After chickening out at the hotel, Francine is taking another run at her mother, this time by bringing her to her house. Yoko looks around – “Ohh, nice.” – and Francine stalls by showing her the backyard and offering to nuke some sake. Finally, it’s time.
Francine: Well, I’m going to tell you something. [long-ass pause] So, for 10 years or so, I haven’t told you this. I’ve been dating women. So, don’t get mad.
Yoko: You’re sure?
Francine: Yeah. I don’t want you to be embarrassed or, like, disappointed in me. I don’t want you to be ashamed.
Yoko: I not ashamed.
Francine: You still love me?
Yoko: Of course! Of course!… I love so much, you. I love so much.
Yoko tells Francine to make sure people know being gay doesn’t “weigh her down.” She imagines it will go something like this: “Oh, Francine gay, but oh, she good job, and good girl. She everything good. Then, you happy.” Leave it to a Tiger Mom to slip in the importance of having a good job into any conversation.
Francine is relieved. Just as things are going well, she mentions Claire. Yoko jumps in immediately and says, “Claire, I really no like… That girl, really bad.” Awesome.
Francine owes her mother a bazillion hours of listening to her warbling old Japanese songs.
Somewhere on a chilly beach, Kacy has gathered their friends to perform some sort of pagan fertility ritual with lilies. Um, OK. She went to church to pray. She held Cori’s hand at the doctor’s and wished as hard as she could every night. She’s read her research and lit her candles. Kacy’s done everything except a human sacrifice.
With Cori by her side, Kacy tells the gathering to focus all their energy and thoughts, and send them into the universe, so it will send them “a cute, smart one.” Please, please, please. And Cori was worried the ceremony was going to be wack-a-doo.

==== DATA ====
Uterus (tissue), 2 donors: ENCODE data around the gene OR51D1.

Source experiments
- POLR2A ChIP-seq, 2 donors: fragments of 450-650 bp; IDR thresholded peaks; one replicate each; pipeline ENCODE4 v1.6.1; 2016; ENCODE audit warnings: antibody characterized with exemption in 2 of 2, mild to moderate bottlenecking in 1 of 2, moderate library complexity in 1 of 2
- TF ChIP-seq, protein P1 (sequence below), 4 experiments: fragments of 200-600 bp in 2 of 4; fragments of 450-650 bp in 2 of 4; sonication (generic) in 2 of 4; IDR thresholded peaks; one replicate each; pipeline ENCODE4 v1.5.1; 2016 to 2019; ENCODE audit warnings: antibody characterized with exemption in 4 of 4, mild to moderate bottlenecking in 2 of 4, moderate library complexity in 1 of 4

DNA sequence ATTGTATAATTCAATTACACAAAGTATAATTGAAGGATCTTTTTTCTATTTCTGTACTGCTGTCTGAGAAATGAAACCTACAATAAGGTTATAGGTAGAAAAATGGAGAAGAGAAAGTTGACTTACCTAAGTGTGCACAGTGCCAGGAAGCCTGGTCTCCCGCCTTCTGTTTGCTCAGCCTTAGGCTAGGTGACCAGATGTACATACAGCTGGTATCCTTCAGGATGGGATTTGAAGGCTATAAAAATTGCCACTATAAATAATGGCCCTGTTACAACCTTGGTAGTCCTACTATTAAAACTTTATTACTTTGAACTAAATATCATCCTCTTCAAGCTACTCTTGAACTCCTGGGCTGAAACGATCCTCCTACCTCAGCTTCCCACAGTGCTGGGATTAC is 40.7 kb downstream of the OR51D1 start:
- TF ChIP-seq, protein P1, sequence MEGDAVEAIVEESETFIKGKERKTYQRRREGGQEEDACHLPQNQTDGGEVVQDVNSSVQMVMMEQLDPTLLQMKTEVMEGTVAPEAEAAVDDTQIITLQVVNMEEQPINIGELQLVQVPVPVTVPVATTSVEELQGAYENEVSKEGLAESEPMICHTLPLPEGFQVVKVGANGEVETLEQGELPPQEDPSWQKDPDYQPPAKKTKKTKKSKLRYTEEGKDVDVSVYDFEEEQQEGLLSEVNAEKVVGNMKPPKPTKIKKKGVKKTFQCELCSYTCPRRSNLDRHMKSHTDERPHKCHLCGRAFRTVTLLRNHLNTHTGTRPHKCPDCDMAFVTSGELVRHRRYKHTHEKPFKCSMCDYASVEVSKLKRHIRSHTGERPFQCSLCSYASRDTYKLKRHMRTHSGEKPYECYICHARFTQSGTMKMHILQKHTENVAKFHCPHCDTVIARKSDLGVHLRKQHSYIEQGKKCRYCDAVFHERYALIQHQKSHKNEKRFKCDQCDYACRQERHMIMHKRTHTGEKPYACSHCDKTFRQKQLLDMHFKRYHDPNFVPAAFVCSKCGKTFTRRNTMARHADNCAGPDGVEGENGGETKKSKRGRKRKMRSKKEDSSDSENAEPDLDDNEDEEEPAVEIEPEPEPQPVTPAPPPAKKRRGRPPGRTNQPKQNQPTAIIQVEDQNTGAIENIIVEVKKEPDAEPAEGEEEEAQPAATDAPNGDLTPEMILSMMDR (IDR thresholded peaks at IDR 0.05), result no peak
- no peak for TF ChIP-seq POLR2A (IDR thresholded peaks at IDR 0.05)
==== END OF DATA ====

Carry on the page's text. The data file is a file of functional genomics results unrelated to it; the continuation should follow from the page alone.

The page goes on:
Everyone takes turns tossing their lilies into the water. Does it help or mean anything? No, Kacy’s pulling it out of her ass as she goes along. Lastly, Kacy throws a single red rose into the roiling surf for Cori, because baby or not, they’ll always have each other. Kacy’s too good to be true. I bet she snores.
Elsewhere, Claire tells Vivian they’ll always have each other, too, mostly because no one within city limits wants anything to do with her anymore. Even the hobos on Santa Monica Boulevard won’t pose with her in white t-shirts for her silly website.
Claire starts talking gibberish what Vivian thought or didn’t think before she came to LA. Not only is she not a writer, she’s not so good with the spoken word thing, either. It doesn’t matter. Vivian lays down the law on the future of their relationship as Claire cowers like a beaten child.
Vivian: I’m very well aware of the way you function, the way you work. You and your Leo-ness about doing whatever the eff you want, whenever you want to, and however you like to do it? It doesn’t work. I’ve done it before. It’s not fun and I promise myself that I would never do it again. And I won’t.
Go home to New York, Claire. The girls are more forgiving and the pizza’s better.